Doctors at a hospital in Changhua City (彰化) have become pioneers in using the iPad, Apple’s tablet computer, to keep their patients informed, a hospital spokesman said yesterday. \n“A doctor can show a patient his or her CT-scan or X-ray on an iPad when visiting the patient in the ward,” said Simon Lo (羅政勤), the doctor in charge of the iPad program at the Chang Bing Show Chwan Memorial Hospital. “In the past, patients would not be able to see these images while lying in bed.” \nThrough an iPad, the hospital is also able to send medical images to doctors who attend meetings overseas immediately after the images are taken, Lo said. \nIn the future, patients who receive remote care will also be able to access their medical information and images at home or when they seek medical help in other countries through an iPad, the spokesman said. \nThe medical applications of the iPad were first unveiled on Thursday by hospital superintendent Yeh Yung-hsiang (葉永祥), who said the iPad benefits both patients and doctors. \n“Now, doctors no longer need to carry a big stack of medical records when visiting patients in their wards, which saves a lot of trouble,” Yeh said. \nLo added that seeing the images on an iPad improves communication between patients and doctors. \nThe iPad service is part of a “mobile office” collaboration between the hospital and Chunghwa Telecom Co, Taiwan’s largest telecom operator. \nThe iPad is not yet officially available in Taiwan, but Chunghwa Telecom Chairman Lu Shyue-ching (呂學錦) said because of the successful medical application it will speed up its efforts to introduce the popular device to Taiwan. \nPresident of Show Chwan Health Care System Huang Min-ho (黃明和) said his group will buy at least 500 iPads for his doctors from Chunghwa Telecom in the future. \nHe said he believes that the medical application of the product would also appeal to tens of thousands of doctors, medical experts and senior nursing personnel in Taiwan.
A Taipei veterinarian is urging pet owners to avoid using insecticides around their homes, as their ingredients can be toxic to pets. Commercial-grade insecticides contain pyrethroids — organic compounds similar to natural pyrethrins, pesticides produced by flowers such as chrysanthemums — in quantities that are harmless to humans, but potentially fatal to cats and dogs, Asian Veterinary Specialist Referral Center veterinarian Chua Man-ling (蔡曼琳) said. Even in small quantities, pyrethroids are hazardous to cats, as they lack the metabolic enzymes needed to process them, Chua said. Cockroach sprays and ant traps are especially dangerous to pets as they contain boric acid, she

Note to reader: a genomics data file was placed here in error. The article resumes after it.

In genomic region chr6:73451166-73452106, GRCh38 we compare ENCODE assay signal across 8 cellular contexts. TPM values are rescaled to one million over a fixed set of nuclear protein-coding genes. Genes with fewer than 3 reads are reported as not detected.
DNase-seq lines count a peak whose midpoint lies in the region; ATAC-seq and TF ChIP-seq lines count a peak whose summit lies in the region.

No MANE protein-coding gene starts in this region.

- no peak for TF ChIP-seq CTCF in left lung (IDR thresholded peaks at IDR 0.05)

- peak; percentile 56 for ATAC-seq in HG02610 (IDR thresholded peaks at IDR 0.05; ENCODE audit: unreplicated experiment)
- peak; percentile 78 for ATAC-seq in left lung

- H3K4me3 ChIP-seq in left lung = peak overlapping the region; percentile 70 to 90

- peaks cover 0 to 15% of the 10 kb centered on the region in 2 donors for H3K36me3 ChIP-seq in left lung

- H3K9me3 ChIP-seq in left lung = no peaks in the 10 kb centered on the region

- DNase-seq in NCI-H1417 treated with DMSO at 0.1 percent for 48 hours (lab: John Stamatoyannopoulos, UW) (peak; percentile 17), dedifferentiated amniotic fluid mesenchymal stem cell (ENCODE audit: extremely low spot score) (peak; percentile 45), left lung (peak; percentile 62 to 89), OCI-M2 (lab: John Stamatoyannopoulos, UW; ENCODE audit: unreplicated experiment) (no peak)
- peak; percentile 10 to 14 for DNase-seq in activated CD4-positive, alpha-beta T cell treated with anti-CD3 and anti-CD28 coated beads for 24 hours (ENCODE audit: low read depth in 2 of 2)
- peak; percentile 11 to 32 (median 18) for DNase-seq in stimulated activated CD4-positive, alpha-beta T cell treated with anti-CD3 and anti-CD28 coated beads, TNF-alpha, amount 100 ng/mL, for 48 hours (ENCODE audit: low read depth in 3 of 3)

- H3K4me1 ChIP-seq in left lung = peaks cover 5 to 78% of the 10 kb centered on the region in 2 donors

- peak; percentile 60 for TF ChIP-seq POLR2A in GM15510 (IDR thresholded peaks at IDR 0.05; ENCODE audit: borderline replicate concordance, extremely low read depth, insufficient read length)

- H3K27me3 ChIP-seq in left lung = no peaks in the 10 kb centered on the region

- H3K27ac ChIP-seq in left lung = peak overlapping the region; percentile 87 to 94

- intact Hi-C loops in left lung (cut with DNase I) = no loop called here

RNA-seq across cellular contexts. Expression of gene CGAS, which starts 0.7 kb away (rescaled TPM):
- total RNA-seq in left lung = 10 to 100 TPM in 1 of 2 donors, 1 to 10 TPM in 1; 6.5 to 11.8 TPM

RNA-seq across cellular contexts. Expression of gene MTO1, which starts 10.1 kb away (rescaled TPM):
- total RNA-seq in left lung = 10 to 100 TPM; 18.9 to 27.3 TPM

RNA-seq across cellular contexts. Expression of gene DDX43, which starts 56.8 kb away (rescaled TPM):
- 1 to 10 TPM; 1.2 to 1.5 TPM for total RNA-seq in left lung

People should avoid eating too many zongzi (粽子, glutinous rice wrapped in bamboo leaves), as consuming several in one meal could cause indigestion, bloating, gastric acid reflux, heartburn and other stomach ailments, a doctor said on Saturday. Zongzi is a traditional delicacy for the Dragon Boat Festival, which was on Thursday. Citing a recent case as an example, Cathay General Hospital gastroenterology department head Chu Yu-ming (朱淯銘) said that a 58-year-old taxi driver surnamed Hsiao (蕭) ate meals at irregular hours due to his work and has been taking diabetes medicine for three years. Hsiao recently bought a bag of zongzi and ate
While stereotypically considered a household pest that simply will not die, Hung Ting-yang’s (洪鼎揚) experience with Archimandrita tesselata, commonly called the peppered roach, might change a person’s mind. The peppered roach originates in South America, is omnivorous and, as it is capable of growing to 7cm to 9cm long, is a giant compared with other roaches, which have an average length of about 4cm. The peppered roach goes through six separate chrysalis stages and takes nine months to reach full maturity. Mature roaches have wings, but cannot fly and can only glide. They have an average lifespan of three years. As his
The EU’s list of safe nations to which it would reopen borders next week does not include Taiwan, but the Ministry of Foreign Affairs yesterday said the list has not been finalized and some EU countries have highlighted the importance of “reciprocity.” The provisional list comprises Algeria, Andorra, Australia, Canada, Georgia, Japan, Monaco, Montenegro, Morocco, New Zealand, Rwanda, San Marino, Serbia, South Korea, Thailand, Tunisia, Uruguay and the Vatican, the New York Times reported on Friday. The EU said it would add China, considered one of the “acceptable countries,” if it also opens its borders to EU travelers, the newspaper reported. Backed by